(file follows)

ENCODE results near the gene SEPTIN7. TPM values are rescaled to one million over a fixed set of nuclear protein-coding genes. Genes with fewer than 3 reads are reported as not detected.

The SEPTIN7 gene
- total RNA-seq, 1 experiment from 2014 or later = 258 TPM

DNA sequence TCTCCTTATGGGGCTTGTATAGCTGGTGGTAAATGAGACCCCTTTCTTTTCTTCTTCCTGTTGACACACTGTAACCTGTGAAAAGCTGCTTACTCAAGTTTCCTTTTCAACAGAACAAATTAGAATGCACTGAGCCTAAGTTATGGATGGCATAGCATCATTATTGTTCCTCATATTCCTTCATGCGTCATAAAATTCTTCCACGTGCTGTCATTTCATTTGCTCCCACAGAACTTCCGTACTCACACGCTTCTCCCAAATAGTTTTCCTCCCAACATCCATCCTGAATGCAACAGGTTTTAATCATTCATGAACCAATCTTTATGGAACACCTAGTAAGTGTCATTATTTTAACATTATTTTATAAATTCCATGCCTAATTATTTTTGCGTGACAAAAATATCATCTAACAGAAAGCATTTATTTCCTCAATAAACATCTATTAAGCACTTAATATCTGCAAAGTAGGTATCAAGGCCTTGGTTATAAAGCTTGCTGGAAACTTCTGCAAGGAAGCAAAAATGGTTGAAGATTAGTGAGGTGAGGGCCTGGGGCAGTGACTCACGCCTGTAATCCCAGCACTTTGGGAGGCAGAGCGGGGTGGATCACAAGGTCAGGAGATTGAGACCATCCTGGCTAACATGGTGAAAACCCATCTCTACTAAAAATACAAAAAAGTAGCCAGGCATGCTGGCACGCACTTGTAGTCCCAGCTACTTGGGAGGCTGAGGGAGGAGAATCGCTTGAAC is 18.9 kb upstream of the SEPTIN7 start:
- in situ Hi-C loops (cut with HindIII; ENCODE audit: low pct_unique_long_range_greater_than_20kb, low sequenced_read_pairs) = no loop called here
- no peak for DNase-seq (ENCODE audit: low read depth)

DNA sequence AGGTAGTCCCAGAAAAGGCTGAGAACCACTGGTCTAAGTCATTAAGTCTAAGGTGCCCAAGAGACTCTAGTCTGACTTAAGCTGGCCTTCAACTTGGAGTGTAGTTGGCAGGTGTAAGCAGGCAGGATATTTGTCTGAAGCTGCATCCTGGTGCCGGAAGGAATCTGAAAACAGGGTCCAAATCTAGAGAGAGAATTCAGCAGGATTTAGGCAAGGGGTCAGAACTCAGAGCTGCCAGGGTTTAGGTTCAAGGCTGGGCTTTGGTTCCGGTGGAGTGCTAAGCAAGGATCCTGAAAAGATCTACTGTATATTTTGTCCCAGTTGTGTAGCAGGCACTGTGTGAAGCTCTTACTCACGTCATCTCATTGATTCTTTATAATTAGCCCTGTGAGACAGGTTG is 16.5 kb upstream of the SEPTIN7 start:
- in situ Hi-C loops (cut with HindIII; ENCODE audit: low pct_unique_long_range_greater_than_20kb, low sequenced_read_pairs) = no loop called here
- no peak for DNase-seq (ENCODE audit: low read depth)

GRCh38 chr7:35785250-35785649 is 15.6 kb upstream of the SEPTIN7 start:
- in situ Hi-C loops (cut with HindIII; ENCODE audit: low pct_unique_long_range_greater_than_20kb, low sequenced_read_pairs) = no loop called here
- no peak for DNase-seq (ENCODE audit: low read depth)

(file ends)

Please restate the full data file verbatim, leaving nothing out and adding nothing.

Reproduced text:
ENCODE results near the gene SEPTIN7. TPM values are rescaled to one million over a fixed set of nuclear protein-coding genes. Genes with fewer than 3 reads are reported as not detected.

The SEPTIN7 gene
- total RNA-seq, 1 experiment from 2014 or later = 258 TPM

DNA sequence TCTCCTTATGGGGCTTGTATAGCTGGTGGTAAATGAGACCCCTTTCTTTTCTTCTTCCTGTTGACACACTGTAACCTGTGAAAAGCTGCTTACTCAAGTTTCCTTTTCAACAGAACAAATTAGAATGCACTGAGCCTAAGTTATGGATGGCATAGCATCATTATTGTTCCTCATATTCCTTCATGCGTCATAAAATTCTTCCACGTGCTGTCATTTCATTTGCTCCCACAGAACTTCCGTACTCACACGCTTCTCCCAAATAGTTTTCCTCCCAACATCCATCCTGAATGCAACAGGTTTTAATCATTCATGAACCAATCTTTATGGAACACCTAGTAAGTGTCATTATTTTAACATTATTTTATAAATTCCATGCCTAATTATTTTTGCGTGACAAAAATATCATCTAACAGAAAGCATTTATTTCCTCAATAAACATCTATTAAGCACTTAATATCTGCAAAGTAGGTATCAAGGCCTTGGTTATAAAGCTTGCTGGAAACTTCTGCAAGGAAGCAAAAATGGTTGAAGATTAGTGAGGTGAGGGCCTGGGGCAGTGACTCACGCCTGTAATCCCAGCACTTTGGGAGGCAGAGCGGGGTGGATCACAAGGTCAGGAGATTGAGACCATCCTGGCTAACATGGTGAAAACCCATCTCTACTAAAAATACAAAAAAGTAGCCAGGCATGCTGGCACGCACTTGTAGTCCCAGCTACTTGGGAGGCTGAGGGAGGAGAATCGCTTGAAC is 18.9 kb upstream of the SEPTIN7 start:
- in situ Hi-C loops (cut with HindIII; ENCODE audit: low pct_unique_long_range_greater_than_20kb, low sequenced_read_pairs) = no loop called here
- no peak for DNase-seq (ENCODE audit: low read depth)

DNA sequence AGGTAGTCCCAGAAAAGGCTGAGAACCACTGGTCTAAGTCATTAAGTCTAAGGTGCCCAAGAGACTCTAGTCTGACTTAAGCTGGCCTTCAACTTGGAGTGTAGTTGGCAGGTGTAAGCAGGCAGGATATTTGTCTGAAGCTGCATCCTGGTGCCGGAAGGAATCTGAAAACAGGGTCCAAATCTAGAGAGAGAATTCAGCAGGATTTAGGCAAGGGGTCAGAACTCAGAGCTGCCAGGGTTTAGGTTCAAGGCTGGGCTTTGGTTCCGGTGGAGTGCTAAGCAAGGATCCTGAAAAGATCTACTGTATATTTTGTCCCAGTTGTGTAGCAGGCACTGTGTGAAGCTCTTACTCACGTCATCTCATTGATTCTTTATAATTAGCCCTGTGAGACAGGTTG is 16.5 kb upstream of the SEPTIN7 start:
- in situ Hi-C loops (cut with HindIII; ENCODE audit: low pct_unique_long_range_greater_than_20kb, low sequenced_read_pairs) = no loop called here
- no peak for DNase-seq (ENCODE audit: low read depth)

GRCh38 chr7:35785250-35785649 is 15.6 kb upstream of the SEPTIN7 start:
- in situ Hi-C loops (cut with HindIII; ENCODE audit: low pct_unique_long_range_greater_than_20kb, low sequenced_read_pairs) = no loop called here
- no peak for DNase-seq (ENCODE audit: low read depth)